Eighth Circuit Shifts Burden of Proof to IRS


Under IRC section 7491, in any court proceeding the IRS has the burden of proof with respect to any factual issue relevant to determining a taxpayer’s liability for any income, self-employment, gift, estate and generation skipping transfer taxes if

The taxpayer introduces credible evidence with respect to the issue.

The taxpayer has complied with the requirements to substantiate any item.

The taxpayer has maintained all required records.

The taxpayer has cooperated with reasonable requests from the IRS for witnesses, information, documents, meetings and interviews.

In the case of a partnership, corporation or trust, the taxpayer is described in IRC section 7430(c)(4)(A) (ii). The Senate committee reports show this means corporations, partnerships and trusts with net worth over $7 million are not eligible for the benefits of the burden-of-proof provision.

Mr. Griffin is a real estate developer. He and his wife jointly own all the stock of Griffin California Enterprises Inc., an S corporation. Griffin California owns 60% of two California partnerships, Orange Tree Commerce Center and Texas Jacks. Neither spouse owns a direct interest in either partnership. During 1995 and 1996, Mr. Griffin paid delinquent real property taxes on behalf of Orange Tree and Texas Jacks to avoid foreclosures on the partnerships’ assets. He deducted these payments on schedule E of his jointly filed individual tax return, saying the payments were made in connection with rental property he owned in Fairfield, California.

Upon audit, the IRS determined the deductions were improper and the payments should be treated as capital contributions to Griffin California and deducted by the partnerships. At trial the Tax Court noted that, as a general rule, “a taxpayer may not deduct a payment made on another’s behalf unless the payment represents an ordinary and necessary expense of the taxpayer’s own business, as distinct from the business of another person or of some other entity in which the taxpayer may have an ownership interest.” The court recognized an exception to this general rule allowing a payment to be personally deducted if it qualified as an ordinary and necessary expense of one’s own business—the Lohrke exception (see Lohrke , 48 TC at 688).

Mr. Griffin testified he had to pay the taxes to preserve his integrity and standing with the bank to stay in business. The Tax Court held that the Griffins had not proved the property tax payments were expenses of a business separate from the corporation in which the couple were mere investors. The court said in a footnote that, based on the preponderance of evidence, the decision would be the same even if the burden of proof were on the IRS. The Griffins appealed the case, claiming they had presented credible evidence they had made the payments to “promote” their own real estate and construction business.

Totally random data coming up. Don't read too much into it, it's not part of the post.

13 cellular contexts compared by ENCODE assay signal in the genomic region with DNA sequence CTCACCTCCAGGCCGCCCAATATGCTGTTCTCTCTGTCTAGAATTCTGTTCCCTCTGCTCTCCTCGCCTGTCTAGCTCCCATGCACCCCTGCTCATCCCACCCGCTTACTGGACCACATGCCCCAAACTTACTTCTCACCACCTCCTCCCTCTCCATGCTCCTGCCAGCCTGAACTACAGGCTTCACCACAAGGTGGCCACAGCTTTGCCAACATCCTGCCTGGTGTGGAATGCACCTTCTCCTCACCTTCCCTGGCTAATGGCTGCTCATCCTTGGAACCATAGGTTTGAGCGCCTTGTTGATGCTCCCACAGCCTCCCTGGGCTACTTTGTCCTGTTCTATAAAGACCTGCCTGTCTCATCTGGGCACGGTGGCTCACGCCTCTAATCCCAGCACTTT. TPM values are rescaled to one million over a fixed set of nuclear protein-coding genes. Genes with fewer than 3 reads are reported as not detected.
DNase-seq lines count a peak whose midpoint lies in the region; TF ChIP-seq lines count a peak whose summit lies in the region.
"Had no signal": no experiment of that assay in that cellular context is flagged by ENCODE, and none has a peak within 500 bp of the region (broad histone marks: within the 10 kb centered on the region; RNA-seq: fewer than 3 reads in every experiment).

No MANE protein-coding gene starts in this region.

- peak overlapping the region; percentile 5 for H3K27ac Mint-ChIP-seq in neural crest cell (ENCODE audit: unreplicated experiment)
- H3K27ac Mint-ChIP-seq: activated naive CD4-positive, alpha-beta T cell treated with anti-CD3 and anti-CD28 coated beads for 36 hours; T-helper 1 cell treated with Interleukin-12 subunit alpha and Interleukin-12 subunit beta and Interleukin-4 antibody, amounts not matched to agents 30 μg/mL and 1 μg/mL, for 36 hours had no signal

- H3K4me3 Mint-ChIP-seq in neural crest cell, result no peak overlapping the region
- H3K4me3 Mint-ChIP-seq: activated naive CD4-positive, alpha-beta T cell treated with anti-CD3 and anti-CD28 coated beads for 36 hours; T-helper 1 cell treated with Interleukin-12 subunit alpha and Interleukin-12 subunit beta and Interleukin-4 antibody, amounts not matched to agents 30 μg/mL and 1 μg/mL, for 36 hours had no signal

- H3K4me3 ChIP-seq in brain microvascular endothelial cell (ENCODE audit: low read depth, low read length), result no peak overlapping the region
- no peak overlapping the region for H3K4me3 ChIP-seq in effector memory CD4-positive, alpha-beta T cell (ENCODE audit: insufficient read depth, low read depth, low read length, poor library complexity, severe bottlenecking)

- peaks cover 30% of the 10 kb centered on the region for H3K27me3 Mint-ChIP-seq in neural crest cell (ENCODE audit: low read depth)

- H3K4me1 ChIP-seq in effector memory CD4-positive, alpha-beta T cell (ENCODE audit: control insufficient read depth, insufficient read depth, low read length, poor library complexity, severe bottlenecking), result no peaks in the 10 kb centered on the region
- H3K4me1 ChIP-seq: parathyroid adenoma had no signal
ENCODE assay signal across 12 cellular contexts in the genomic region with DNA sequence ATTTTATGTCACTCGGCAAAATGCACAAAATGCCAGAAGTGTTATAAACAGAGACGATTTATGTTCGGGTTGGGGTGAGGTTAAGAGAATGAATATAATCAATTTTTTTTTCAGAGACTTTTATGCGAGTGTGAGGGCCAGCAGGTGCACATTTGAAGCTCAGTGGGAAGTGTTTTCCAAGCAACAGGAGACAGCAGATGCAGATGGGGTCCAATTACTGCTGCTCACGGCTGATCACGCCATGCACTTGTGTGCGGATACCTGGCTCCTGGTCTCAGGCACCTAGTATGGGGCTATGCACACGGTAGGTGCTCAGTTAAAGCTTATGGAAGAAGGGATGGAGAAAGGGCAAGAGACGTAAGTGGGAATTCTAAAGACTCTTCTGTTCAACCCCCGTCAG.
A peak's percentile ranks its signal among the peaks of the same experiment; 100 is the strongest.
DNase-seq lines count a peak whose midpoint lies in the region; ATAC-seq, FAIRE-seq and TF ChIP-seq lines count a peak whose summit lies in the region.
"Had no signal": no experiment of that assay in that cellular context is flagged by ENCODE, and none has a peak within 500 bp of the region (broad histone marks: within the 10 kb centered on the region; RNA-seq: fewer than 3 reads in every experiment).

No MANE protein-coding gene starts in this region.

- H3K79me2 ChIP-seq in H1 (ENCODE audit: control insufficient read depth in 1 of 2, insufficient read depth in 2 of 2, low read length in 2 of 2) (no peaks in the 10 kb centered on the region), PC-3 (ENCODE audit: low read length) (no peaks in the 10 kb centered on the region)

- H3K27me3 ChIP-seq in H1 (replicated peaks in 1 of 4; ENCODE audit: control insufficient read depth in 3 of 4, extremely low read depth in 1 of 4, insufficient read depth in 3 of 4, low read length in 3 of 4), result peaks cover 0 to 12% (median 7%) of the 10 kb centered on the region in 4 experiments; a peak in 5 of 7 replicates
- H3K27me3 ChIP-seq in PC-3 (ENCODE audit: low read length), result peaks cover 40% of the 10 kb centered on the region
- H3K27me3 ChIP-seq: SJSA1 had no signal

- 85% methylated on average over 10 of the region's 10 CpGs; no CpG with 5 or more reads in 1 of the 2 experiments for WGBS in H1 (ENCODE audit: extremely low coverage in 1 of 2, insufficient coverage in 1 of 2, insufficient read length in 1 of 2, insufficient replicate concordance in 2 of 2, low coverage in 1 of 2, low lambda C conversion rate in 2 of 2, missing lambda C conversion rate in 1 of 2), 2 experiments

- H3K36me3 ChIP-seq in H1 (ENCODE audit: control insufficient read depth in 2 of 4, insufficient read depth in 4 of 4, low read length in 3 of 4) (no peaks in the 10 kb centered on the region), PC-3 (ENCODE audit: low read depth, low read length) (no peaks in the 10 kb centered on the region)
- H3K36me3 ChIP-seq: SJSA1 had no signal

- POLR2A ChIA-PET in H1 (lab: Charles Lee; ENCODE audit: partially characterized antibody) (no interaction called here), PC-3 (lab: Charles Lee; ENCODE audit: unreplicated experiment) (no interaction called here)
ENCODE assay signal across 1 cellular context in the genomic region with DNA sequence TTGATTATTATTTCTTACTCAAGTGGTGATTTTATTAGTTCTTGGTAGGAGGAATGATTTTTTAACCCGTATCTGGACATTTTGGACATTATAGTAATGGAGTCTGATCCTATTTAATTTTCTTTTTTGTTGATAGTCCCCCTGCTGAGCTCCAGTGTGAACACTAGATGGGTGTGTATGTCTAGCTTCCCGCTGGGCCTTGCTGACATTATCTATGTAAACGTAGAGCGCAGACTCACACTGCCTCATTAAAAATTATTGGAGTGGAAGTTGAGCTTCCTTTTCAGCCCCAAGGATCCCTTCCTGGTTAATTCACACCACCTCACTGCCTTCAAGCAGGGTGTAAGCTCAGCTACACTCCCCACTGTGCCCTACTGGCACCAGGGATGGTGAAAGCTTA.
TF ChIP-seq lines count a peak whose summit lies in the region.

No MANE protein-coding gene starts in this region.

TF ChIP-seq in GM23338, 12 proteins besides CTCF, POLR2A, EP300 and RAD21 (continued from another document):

Result. For the taxpayer, in part. The Eighth Circuit Court of Appeals vacated the Tax Court decision and remanded the case for further proceedings. Citing OkerLund , 53 Fed.Cl. 341, the Eighth Circuit said credible evidence is “the quality of evidence which, after critical analysis, the court would find sufficient upon which to base a decision on the issue if no contrary evidence were submitted (without regard to the judicial presumption of IRS correctness).” The conclusion was that Mr. Griffin’s testimony, in the absence of any evidence or presumptions to the contrary, was credible and that the Tax Court had erred in failing to shift the burden of proving the nonapplicability of the Lohrke exception to the IRS. In light of this failure, the case was remanded to the Tax Court to decide the issues.

The provisions shifting the burden of proof are relatively new; the effective date was July 23, 1998. Taxpayers—and their CPAs—should understand decisions such as Griffin so they are fully aware of their rights in any legal proceedings.

Griffin v. Commissioner, 91 AFTR2d, 2003-486.

Prepared by Karyn Bybee Friske, CPA, PhD, associate professor of accounting, and Darlene Pulliam Smith, CPA, PhD, professor of accounting, both of the T. Boone Pickens College of Business, West Texas A&M University at Canyon.


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